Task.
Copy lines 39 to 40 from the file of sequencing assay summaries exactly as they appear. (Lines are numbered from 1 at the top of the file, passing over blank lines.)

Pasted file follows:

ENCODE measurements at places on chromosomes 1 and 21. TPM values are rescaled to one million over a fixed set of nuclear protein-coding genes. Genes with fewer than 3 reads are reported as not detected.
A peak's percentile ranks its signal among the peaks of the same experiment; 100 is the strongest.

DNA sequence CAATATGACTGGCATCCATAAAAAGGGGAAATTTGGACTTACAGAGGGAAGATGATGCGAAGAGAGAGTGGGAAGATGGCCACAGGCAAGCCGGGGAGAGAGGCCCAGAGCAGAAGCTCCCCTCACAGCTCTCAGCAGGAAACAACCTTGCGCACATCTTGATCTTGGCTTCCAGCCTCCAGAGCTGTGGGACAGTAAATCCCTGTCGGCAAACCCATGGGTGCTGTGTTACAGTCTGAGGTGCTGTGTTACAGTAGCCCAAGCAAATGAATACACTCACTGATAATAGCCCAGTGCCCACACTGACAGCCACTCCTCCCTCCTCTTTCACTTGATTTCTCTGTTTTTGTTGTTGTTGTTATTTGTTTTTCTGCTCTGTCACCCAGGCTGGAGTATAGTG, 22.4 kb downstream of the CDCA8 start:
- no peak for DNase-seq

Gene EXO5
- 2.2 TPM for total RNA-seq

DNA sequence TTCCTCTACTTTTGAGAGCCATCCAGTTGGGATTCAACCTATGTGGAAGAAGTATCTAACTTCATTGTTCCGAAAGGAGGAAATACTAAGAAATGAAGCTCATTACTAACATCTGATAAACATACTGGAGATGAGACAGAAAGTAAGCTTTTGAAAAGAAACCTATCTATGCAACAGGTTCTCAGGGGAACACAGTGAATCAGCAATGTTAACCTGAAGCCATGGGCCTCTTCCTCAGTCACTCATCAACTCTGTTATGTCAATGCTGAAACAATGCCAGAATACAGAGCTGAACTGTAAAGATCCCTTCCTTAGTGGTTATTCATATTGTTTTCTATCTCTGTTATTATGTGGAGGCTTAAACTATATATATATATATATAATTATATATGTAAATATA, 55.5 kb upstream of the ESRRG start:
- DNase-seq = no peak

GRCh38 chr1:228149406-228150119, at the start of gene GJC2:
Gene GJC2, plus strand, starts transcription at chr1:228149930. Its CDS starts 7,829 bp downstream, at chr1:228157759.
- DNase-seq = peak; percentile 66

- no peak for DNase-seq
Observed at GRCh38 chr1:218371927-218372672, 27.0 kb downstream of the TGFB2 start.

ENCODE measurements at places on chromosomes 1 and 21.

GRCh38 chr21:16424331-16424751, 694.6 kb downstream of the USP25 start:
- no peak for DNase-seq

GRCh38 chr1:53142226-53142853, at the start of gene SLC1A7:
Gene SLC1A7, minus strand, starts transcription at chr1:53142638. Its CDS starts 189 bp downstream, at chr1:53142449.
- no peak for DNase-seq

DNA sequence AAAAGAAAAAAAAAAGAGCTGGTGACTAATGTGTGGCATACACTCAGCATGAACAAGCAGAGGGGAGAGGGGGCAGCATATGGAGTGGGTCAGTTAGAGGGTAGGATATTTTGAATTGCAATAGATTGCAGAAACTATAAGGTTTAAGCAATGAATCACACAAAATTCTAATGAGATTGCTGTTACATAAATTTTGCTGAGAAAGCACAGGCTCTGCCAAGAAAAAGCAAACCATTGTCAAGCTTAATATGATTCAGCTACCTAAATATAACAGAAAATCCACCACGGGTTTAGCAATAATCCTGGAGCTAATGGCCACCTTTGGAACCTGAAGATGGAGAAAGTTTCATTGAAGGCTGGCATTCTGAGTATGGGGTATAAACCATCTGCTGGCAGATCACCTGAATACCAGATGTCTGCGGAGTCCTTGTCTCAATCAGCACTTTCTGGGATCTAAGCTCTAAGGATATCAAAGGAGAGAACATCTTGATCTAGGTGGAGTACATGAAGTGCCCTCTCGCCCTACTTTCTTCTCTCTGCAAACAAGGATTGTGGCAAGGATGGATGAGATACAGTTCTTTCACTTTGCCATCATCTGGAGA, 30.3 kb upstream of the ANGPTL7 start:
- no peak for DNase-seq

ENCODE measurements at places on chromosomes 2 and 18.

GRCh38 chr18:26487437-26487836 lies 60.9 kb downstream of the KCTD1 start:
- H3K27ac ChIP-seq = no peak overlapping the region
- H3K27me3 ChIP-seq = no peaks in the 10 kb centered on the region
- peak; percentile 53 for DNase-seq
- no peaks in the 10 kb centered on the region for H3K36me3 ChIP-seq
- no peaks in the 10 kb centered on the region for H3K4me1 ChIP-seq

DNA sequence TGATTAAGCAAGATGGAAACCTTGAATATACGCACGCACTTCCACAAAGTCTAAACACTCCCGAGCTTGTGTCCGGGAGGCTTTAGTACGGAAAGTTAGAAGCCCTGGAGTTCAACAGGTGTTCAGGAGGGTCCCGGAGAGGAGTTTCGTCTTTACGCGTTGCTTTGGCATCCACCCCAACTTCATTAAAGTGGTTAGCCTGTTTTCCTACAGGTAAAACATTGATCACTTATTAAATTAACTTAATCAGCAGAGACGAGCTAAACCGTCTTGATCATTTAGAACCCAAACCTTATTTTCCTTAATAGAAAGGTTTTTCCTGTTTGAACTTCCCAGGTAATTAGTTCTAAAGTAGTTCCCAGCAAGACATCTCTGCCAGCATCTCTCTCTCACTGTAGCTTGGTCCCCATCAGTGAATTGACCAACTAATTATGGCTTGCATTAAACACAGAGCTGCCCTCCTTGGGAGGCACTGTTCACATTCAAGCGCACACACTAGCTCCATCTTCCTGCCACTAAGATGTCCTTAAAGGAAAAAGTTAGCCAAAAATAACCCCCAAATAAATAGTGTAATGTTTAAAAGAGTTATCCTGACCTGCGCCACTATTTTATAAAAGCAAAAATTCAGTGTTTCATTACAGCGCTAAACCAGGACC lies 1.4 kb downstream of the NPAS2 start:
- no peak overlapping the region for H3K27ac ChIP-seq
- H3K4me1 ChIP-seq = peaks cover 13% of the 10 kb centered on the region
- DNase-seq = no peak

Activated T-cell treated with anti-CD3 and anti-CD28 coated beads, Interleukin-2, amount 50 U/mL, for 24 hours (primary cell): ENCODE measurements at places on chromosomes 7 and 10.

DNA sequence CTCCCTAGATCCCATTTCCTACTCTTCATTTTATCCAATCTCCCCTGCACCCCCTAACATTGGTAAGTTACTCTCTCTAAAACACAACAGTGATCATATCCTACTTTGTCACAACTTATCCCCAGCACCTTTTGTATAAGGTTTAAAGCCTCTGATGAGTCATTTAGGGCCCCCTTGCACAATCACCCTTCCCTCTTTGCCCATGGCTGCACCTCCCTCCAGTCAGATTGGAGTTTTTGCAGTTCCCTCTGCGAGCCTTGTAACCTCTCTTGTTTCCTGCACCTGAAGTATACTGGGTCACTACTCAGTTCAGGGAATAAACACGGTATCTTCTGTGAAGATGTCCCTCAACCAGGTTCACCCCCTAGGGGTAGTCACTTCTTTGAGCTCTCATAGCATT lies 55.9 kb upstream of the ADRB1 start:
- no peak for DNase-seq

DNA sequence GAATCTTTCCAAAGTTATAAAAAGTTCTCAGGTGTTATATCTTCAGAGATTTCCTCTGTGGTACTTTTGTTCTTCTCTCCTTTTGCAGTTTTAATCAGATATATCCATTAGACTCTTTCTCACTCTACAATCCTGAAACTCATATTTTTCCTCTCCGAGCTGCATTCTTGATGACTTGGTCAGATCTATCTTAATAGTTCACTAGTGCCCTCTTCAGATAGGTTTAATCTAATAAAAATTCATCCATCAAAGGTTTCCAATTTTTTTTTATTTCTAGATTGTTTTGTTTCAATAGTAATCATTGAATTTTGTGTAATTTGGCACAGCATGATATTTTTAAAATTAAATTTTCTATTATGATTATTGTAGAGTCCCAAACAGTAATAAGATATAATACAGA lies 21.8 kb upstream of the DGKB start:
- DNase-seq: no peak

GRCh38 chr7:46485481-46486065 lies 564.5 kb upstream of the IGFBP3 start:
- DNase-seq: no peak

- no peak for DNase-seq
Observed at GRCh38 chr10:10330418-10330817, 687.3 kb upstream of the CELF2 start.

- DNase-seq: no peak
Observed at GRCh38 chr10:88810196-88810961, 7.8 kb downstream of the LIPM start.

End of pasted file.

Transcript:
- DNase-seq: no peak

- no peak for DNase-seq